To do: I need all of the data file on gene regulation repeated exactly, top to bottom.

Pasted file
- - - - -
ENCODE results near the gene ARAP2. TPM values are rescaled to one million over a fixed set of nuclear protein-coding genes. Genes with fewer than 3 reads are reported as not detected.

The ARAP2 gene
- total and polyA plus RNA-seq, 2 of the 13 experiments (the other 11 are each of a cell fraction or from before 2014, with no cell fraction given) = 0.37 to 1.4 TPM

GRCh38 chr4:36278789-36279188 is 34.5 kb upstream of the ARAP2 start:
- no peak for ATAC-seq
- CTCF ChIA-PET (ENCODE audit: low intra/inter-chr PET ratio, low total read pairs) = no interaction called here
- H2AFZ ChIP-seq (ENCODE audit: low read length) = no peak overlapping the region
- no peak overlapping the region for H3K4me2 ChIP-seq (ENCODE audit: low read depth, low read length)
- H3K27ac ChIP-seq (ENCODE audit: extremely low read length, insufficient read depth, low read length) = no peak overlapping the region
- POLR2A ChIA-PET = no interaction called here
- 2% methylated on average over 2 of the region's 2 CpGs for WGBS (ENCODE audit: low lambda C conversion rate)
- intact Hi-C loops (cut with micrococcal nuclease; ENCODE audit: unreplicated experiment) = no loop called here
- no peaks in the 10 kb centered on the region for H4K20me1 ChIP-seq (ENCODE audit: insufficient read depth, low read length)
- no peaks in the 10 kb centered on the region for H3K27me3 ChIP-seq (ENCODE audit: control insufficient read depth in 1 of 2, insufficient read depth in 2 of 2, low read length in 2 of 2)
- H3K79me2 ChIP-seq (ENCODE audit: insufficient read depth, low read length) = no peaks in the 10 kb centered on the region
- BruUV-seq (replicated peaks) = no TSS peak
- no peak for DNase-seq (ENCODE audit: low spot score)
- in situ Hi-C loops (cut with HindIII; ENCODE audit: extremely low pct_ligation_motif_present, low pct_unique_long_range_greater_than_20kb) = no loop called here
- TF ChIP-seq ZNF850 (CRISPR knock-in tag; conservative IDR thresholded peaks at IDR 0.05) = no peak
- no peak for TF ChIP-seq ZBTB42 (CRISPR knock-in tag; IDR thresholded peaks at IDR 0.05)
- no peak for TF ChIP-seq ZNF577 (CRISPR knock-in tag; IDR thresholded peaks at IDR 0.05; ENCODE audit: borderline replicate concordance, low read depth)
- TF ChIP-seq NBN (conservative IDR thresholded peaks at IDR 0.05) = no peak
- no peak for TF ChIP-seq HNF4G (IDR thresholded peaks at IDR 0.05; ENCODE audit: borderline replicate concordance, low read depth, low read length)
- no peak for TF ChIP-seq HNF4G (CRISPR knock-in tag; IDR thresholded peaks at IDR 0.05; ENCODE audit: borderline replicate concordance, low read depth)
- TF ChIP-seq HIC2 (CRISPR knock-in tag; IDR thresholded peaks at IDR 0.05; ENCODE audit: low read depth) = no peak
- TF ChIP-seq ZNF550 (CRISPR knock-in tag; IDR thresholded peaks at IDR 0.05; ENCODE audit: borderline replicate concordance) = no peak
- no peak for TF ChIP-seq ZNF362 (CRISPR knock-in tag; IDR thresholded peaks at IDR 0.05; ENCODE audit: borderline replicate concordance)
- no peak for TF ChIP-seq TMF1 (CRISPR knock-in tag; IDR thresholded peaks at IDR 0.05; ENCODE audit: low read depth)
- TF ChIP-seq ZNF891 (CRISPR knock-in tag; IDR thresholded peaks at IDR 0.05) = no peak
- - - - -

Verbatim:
ENCODE results near the gene ARAP2. TPM values are rescaled to one million over a fixed set of nuclear protein-coding genes. Genes with fewer than 3 reads are reported as not detected.

The ARAP2 gene
- total and polyA plus RNA-seq, 2 of the 13 experiments (the other 11 are each of a cell fraction or from before 2014, with no cell fraction given) = 0.37 to 1.4 TPM

GRCh38 chr4:36278789-36279188 is 34.5 kb upstream of the ARAP2 start:
- no peak for ATAC-seq
- CTCF ChIA-PET (ENCODE audit: low intra/inter-chr PET ratio, low total read pairs) = no interaction called here
- H2AFZ ChIP-seq (ENCODE audit: low read length) = no peak overlapping the region
- no peak overlapping the region for H3K4me2 ChIP-seq (ENCODE audit: low read depth, low read length)
- H3K27ac ChIP-seq (ENCODE audit: extremely low read length, insufficient read depth, low read length) = no peak overlapping the region
- POLR2A ChIA-PET = no interaction called here
- 2% methylated on average over 2 of the region's 2 CpGs for WGBS (ENCODE audit: low lambda C conversion rate)
- intact Hi-C loops (cut with micrococcal nuclease; ENCODE audit: unreplicated experiment) = no loop called here
- no peaks in the 10 kb centered on the region for H4K20me1 ChIP-seq (ENCODE audit: insufficient read depth, low read length)
- no peaks in the 10 kb centered on the region for H3K27me3 ChIP-seq (ENCODE audit: control insufficient read depth in 1 of 2, insufficient read depth in 2 of 2, low read length in 2 of 2)
- H3K79me2 ChIP-seq (ENCODE audit: insufficient read depth, low read length) = no peaks in the 10 kb centered on the region
- BruUV-seq (replicated peaks) = no TSS peak
- no peak for DNase-seq (ENCODE audit: low spot score)
- in situ Hi-C loops (cut with HindIII; ENCODE audit: extremely low pct_ligation_motif_present, low pct_unique_long_range_greater_than_20kb) = no loop called here
- TF ChIP-seq ZNF850 (CRISPR knock-in tag; conservative IDR thresholded peaks at IDR 0.05) = no peak
- no peak for TF ChIP-seq ZBTB42 (CRISPR knock-in tag; IDR thresholded peaks at IDR 0.05)
- no peak for TF ChIP-seq ZNF577 (CRISPR knock-in tag; IDR thresholded peaks at IDR 0.05; ENCODE audit: borderline replicate concordance, low read depth)
- TF ChIP-seq NBN (conservative IDR thresholded peaks at IDR 0.05) = no peak
- no peak for TF ChIP-seq HNF4G (IDR thresholded peaks at IDR 0.05; ENCODE audit: borderline replicate concordance, low read depth, low read length)
- no peak for TF ChIP-seq HNF4G (CRISPR knock-in tag; IDR thresholded peaks at IDR 0.05; ENCODE audit: borderline replicate concordance, low read depth)
- TF ChIP-seq HIC2 (CRISPR knock-in tag; IDR thresholded peaks at IDR 0.05; ENCODE audit: low read depth) = no peak
- TF ChIP-seq ZNF550 (CRISPR knock-in tag; IDR thresholded peaks at IDR 0.05; ENCODE audit: borderline replicate concordance) = no peak
- no peak for TF ChIP-seq ZNF362 (CRISPR knock-in tag; IDR thresholded peaks at IDR 0.05; ENCODE audit: borderline replicate concordance)
- no peak for TF ChIP-seq TMF1 (CRISPR knock-in tag; IDR thresholded peaks at IDR 0.05; ENCODE audit: low read depth)
- TF ChIP-seq ZNF891 (CRISPR knock-in tag; IDR thresholded peaks at IDR 0.05) = no peak